• 7. The Emancipation Proclamation (1863)
  • 8. From the Freedmen’s Bureau Act (1865)
  • 9. The Thirteenth Amendment (1865)
  • 10. From the Fourteenth Amendment (1868)
  • 11. From the Fifteenth Amendment (1870)
  • 12. From United States Supreme Court Justice Billings Brown, Plessy v. Ferguson (1896)

Appendix B: Additional Historical Connections

  • 1. Laws of Virginia, Act XII (1662)
  • 2. From Olive Gilbert, The Narrative of Sojourner Truth (1850)
  • 3. Documents regarding Nat Turner’s Insurrection
    • a. “Anonymus” to Governor John Floyd (28 August 1831)
    • b. Proclamation by Governor John Floyd (17 September 1831)
  • 4. Advertisement, American Beacon (30 June 1835)
  • 5. South Carolina Negro Seamen Act (1 December 1822)

Appendix C: The Composition, Publication, and Reception of Incidents

  • 1. Harriet Jacobs’s First Forays into Writing for Publication
    • a. From New York Daily Tribune (21 June 1853)
    • b. New York Tribune (25 July 1853)
  • 2. Correspondence from Harriet Jacobs to Amy Post
    • a. From Harriet Jacobs to Amy Post (after 28 December 1852)
    • b. From Harriet Jacobs to Amy Post (14 February 1853)
    • c. Harriet Jacobs to Amy Post (4 April 1853)
    • d. From Harriet Jacobs to Amy Post (c. May 1853)
    • e. From Harriet Jacobs to Amy Post (9 October 1853)
    • f. From Harriet Jacobs to Amy Post (March 1854)
  • 3. Correspondence from Lydia Maria Child to Harriet Jacobs
    • a. Lydia Maria Child to Harriet Jacobs (13 August 1860)
    • b. Lydia Maria Child to Harriet Jacobs (27 September 1860)
  • 4. Original Title Page of Jacobs’s Narrative
  • 5. Correspondence from John Greenleaf Whittier to Lydia Maria Child (1 April 1861)
  • 6. William C. Nell, “Linda, the Slave Girl,” Liberator (24 January 1861)
  • 7. From Unsigned Book Review, Weekly Anglo-African (13 April 1861)
  • 8. From Unsigned Book Review, Anti-Slavery Advocate (1 May 1861)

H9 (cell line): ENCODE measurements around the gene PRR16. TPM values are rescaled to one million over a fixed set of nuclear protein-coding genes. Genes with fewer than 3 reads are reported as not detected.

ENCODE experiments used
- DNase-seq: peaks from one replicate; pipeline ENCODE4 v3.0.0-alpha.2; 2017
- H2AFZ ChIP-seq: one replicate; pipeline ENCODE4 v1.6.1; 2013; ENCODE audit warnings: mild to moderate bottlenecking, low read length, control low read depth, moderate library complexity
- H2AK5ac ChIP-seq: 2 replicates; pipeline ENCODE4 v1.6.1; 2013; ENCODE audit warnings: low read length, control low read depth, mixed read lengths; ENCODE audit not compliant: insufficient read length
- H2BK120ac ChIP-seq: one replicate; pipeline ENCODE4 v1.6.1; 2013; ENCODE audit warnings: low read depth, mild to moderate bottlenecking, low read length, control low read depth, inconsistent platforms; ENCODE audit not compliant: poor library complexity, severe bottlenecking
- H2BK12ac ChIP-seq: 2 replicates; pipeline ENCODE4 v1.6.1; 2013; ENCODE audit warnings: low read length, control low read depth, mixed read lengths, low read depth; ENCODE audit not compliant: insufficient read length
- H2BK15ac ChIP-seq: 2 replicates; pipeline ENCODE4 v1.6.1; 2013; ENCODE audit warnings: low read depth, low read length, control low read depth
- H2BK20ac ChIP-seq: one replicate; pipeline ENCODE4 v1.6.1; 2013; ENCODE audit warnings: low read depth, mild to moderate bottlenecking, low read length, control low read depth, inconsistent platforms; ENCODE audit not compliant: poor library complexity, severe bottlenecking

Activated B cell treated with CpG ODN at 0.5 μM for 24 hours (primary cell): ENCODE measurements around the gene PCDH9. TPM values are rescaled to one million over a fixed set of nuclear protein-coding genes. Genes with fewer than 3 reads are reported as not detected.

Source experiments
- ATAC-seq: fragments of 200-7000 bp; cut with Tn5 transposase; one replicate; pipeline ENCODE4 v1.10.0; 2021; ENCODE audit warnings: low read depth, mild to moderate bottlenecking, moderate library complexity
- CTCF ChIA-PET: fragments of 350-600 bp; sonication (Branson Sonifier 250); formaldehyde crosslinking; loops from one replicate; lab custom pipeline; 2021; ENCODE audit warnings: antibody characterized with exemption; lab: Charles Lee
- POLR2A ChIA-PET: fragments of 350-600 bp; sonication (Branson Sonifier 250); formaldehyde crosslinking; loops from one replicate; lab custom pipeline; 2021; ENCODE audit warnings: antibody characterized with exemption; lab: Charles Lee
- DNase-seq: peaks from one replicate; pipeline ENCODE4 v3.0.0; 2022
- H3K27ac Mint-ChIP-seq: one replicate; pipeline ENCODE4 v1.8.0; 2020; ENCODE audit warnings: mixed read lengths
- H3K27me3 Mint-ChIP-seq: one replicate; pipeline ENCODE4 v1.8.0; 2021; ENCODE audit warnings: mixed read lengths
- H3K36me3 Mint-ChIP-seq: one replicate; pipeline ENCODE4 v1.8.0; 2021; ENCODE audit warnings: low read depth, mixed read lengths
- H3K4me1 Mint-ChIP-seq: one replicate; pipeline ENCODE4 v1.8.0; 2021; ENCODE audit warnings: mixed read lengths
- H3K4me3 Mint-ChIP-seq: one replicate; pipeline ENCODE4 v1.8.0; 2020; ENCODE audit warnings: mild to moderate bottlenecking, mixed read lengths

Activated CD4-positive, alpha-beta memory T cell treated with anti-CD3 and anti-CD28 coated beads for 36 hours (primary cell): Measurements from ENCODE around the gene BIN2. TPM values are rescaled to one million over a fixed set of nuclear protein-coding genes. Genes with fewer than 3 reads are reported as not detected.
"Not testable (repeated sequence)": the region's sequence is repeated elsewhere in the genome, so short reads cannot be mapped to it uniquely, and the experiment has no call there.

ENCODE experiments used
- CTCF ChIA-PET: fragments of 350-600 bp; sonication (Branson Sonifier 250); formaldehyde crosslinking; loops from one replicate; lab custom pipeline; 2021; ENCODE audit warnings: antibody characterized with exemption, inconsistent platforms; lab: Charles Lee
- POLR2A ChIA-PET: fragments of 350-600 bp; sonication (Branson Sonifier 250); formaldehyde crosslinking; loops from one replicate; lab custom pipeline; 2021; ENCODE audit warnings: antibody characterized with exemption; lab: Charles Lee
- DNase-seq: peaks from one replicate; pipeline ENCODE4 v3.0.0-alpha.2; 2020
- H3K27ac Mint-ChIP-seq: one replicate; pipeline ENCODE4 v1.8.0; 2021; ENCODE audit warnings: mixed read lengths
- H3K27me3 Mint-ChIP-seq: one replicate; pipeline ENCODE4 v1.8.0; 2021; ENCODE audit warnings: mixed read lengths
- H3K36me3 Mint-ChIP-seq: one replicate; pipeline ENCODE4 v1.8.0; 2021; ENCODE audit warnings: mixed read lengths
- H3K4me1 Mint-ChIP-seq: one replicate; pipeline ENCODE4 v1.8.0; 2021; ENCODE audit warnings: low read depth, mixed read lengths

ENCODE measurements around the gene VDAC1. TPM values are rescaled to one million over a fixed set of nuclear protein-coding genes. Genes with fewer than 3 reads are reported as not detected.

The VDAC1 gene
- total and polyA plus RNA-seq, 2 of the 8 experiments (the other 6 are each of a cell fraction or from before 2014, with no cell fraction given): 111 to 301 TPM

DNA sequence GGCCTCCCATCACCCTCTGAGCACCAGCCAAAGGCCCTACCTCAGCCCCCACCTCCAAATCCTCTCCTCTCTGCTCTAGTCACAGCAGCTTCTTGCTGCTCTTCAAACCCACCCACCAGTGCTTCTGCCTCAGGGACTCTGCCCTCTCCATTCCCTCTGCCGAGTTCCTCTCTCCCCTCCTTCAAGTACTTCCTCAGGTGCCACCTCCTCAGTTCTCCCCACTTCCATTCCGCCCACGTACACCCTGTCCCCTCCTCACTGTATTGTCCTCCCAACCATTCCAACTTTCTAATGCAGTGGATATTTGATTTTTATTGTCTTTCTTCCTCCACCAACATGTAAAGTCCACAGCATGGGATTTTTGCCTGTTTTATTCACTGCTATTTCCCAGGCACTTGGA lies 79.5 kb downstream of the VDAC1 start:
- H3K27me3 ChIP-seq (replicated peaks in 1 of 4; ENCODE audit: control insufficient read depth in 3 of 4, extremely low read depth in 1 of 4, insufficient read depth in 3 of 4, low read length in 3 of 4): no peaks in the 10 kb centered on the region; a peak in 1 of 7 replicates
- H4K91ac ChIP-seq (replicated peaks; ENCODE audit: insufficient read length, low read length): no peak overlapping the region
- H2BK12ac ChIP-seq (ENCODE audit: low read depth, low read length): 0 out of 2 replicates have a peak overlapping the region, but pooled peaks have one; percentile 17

Appendix D: Life after Incidents

  • 1. From Linda [Harriet Jacobs], “Life among the Contrabands,” Liberator (5 September 1862)
  • 2. From “Jacobs (Linda) School, Alexandria, Va.,” Freedmen’s Record (February 1865)
  • 3. “From Harriet Jacobs,” Freedman (February 1866)
  • 4. “From Louisa Jacobs,” Freedmen’s Record (March 1866)
  • 5. Linda [Harriet] Jacobs, “Savannah Freedmen’s Orphan Asylum,” Anti-Slavery Reporter (2 March 1868)
  • 6. Letters by an Adult Louisa Jacobs (1880–84)
    • a. “Ah me!” (25 March 1880)
    • b. “Rest and quiet is what she needs” (7 September 1884)
    • c. “I was sure Mother would not refuse him” (21 December 1884)
  • 7. Remembrances upon Jacobs’s Death
    • a. From the Eulogy by Reverend Francis Grimké
    • b. From the Obituary for Harriet Jacobs, Woman’s Journal (May 1897)

Appendix E: Enduring Legacy

  • 1. From Ellen Driscoll, “The Loophole of Retreat” (4 December 1991–8 February 1992)
  • 2. From Lydia Diamond, Harriet Jacobs: A Play (2011)
  • 3. Quotations from Lorna Ann Johnson, Freedom Road (2004)

Appendix F: People and Places Relevant to Incidents

  • 1. Who Is Who in Incidents
  • 2. Image of Dr. Norcom
  • 3. Image of Mrs. Norcom
  • 4. Image of Louisa Jacobs
  • 5. Visual Rendering of Floor Plan of Grandmother’s House and Hiding Place
  • 6. Visual Rendering of the Edenton Neighborhood in Which Jacobs Was Born and Hid
  • 7. Image of Amy Post
  • 8. Image of Harriet Beecher Stowe
  • 9. Image of Lydia Maria Child

Works Cited and Select Bibliography
Permissions Acknowledgements

Koritha Mitchell has been a professor of English at The Ohio State University for eighteen years. She is the author of From Slave Cabins to the White House and Living with Lynching and editor of the Broadview Edition of Frances E. W. Harper’s 1892 novel Iola Leroy.